|Origin||Native to Indonesia, Brunei and Malaysia.
|Description||Fast-growing tropical tree with multiple trunks with feathery leaves, petioles, and the axes of which are covered with spines and clusters of red-brown fruit, with snake-like scaly, skin, grow directly above the ground at the base of the trunk.|
|Growth Habitat||Grows in tropical regions.
|Foliage||Leaves pinnate, 3-7 m long; leaf-sheaths, petioles and leaflets armed with numerous, long, thin, gray to blackish spines; leaflets 20-70 cm x 2-7.5 cm.|
|Flowers||Male inflorescences are 50-100 cm long, consisting of 4-12 spadices, each 7-15 cm x 0.7-2 cm. Female ones are 20-30 cm long, composed of 1-3 spadices, 7-10 cm long. A spadix is a single leaf-like petal surrounding a fleshly stem covered with numerous, small flowers.|
|Fruits||Salak are about the size and shape of a ripe fig, with a distinct tip. The pulp is edible. The fruit inside consists of three white lobes that resemble large, peeled garlic cloves with the largest of the three containing a large inedible seed. The taste is usually sweet and acidic, but its apple-like texture can vary from very dry and crumbly to moist and crunchy. It is quite sweet when fully ripe, but unripe fruit is sour and astringent due to the presence of a little tannic acid.|
|Harvest||Fruits are harvested by cutting the brunches with a reaping hook. Fruits can be picked before they are fully ripe and can be stored in baskets from 2 days to one week. Bruised fruit can spoil easily.|
|Soil||Salak thrives under humid tropical lowland conditions. Because of its superficial root system, the palm requires a high water table, rain or irrigation during most of the year, but it does not stand flooding.|
|Pruning||Weeding is necessary before the leaf canopy is closed. Basal suckers are usually cut out in order not to lower the fruit yield of the mother palm.|
|Fertilization||Fertilize with farmyard manure as well as urea. Triple superphosphate and potassium muriate has been found beneficial. Fertilizing may negatively or positively influence fruit taste. Exclusive use of urea is said to produce large but perishable fruits, and also to cause strong vegetative growth that increases the risk of the palms toppling over.|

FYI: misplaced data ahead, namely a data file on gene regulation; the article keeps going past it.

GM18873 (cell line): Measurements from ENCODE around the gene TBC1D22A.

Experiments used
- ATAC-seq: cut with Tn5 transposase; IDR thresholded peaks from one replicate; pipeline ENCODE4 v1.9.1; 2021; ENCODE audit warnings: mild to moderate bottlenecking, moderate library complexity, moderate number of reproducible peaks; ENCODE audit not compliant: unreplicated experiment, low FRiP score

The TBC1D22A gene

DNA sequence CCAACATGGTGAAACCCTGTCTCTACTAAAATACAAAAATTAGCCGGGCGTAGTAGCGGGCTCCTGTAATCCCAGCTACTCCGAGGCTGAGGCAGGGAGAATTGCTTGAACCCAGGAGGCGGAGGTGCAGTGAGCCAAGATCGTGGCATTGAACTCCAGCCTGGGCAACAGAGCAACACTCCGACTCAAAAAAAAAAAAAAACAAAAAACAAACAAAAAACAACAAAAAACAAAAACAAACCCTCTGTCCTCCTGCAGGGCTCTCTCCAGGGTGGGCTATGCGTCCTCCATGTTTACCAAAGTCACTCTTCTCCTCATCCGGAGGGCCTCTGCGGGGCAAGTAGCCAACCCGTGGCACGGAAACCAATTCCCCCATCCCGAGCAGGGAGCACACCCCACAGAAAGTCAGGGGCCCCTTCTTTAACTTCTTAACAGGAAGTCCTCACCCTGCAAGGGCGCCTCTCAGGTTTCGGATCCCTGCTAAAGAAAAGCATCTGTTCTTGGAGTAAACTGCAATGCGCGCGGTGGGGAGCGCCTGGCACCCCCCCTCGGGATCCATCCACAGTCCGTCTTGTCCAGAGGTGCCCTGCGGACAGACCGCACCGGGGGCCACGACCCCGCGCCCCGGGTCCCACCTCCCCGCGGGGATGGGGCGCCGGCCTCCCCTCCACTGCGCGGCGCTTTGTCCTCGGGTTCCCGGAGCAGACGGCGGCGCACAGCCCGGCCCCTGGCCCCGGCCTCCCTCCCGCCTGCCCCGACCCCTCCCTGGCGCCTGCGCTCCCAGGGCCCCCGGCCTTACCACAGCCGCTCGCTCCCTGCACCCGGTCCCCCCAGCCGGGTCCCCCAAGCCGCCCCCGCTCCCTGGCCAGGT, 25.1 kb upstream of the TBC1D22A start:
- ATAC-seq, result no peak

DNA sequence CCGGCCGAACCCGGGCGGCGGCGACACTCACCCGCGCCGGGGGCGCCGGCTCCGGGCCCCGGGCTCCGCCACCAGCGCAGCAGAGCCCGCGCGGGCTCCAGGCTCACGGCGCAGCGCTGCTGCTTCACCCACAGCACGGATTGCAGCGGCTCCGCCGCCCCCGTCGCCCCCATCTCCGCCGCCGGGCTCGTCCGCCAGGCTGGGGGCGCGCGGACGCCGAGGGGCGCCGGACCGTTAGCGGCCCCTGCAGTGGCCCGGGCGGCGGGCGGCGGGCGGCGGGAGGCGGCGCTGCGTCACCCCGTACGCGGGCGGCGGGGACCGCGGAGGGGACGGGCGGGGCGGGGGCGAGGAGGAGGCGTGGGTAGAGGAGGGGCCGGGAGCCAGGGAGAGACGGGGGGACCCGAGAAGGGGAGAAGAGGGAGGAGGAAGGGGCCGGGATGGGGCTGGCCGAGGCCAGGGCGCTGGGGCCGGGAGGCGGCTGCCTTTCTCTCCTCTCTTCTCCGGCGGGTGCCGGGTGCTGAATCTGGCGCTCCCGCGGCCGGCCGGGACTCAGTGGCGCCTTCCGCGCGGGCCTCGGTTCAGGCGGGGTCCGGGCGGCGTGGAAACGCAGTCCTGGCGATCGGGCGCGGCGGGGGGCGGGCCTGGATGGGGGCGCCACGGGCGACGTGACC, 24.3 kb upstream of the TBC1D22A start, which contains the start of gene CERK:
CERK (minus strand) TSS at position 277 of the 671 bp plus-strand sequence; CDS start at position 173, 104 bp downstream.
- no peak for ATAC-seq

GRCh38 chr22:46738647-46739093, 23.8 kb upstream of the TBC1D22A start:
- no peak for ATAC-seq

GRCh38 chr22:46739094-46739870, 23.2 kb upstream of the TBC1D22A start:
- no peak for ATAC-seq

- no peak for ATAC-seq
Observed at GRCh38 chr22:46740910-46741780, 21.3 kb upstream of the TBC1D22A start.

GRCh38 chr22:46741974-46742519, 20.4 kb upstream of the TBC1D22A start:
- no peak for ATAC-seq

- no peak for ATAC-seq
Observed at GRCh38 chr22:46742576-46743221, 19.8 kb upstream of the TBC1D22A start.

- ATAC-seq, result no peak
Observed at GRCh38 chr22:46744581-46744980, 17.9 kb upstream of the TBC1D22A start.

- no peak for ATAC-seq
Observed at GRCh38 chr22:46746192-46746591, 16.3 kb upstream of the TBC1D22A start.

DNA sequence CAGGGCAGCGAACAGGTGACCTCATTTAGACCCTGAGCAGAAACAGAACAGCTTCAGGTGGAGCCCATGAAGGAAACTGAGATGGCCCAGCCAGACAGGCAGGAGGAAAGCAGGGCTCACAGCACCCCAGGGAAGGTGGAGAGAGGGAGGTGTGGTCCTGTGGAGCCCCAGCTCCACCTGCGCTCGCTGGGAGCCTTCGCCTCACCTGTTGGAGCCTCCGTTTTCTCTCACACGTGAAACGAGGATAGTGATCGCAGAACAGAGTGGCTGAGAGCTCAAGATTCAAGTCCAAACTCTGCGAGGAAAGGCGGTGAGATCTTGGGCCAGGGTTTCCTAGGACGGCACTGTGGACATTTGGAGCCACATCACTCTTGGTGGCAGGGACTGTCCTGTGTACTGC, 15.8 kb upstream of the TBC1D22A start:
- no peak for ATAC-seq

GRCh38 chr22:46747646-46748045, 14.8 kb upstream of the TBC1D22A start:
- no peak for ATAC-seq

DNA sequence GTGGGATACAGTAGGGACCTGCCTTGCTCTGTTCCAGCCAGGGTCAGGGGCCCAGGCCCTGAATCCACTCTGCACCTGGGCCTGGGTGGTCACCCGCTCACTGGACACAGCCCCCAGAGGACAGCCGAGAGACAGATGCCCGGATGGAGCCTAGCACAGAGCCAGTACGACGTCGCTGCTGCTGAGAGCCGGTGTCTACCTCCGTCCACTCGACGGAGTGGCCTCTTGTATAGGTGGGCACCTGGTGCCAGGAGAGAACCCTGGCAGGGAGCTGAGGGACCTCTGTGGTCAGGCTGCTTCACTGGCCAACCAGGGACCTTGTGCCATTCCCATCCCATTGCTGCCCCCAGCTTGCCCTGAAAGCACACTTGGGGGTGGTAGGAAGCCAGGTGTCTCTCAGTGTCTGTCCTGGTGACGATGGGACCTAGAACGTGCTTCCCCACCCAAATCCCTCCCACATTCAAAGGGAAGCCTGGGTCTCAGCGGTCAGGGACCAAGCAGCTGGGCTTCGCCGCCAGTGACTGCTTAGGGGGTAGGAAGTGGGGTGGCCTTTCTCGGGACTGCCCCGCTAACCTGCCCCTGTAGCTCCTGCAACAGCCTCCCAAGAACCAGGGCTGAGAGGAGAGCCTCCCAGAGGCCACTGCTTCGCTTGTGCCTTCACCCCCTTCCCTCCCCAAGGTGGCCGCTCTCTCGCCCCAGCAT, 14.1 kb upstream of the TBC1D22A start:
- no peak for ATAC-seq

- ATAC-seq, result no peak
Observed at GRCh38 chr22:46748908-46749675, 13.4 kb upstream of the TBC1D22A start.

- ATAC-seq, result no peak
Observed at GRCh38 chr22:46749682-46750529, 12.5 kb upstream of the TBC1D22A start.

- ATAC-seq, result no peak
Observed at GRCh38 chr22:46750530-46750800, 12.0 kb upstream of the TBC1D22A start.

|Propagation||Seeds are sown directly in the field (2-5 seeds together in 5 cm deep holes) or in nursery beds. The seedlings are planted out in the field during the rainy season when they are a few months old. Seed kernels taken directly from the fresh fruit germinate readily in less than a week under moist, shady conditions, even on top of the soil.|
|Salak mostly contains carbohydrates, with trace amounts of sodium, potassium, calcium, manganese, iron, magnesium, zinc, and copper.|
|Health Benefits||Good for Brain - Salak is a fruit rich in potassium and pectin, which is good for brain. This is why people call salak a Memory Fruit.
Good for Eyes - Salak also proved beneficial for eye health. It contains more beta-carotene than guava, mango, watermelon, and carrots. Beta-carotene is an antioxidant that is very beneficial for eye health.
Good for Stomach - Salak contains calcium, tannin, saponin, flavonoid and beta-carotene that have many health benefits. The tannin in salak makes it astringent therefore anti diarrhea. Salak also treats stomach indigestion. Suggestion: it is better to eat salak with its epidermis, which can prevent constipation.
Good for Skin - Salak is a good source of dietary antioxidants such as Vitamin-C and phenolic compounds.
|Commercial Uses||Sold fresh, canned, pickled or candied. The bark of the petioles may be used for matting. The leaflets are used for thatching.|
|Food Suggestion||Pickled Salak
Ingredients (5 servings):
- 650 g fresh salak (or snake fruit), peeled (remove the transparent membrane from the fruit)
- 1 tbsp salt
- 1 tbsp sugar
- 1/2 tbsp fruit seasoning salt (bumbu semboi) or substitute with asam powder
- 2 litres water
1.Boil water and salt in a stockpot.
2.Add salak fruit into boiling water. Let boil for 2 minutes.
3.Turn off heat and cover, for 5 minutes.
4.Drain water off.
5.Combine sugar and seasoning salt into the pot.
6.Mix well. Serve warm or cold.
7.Keeps up to 3 days in refrigerator.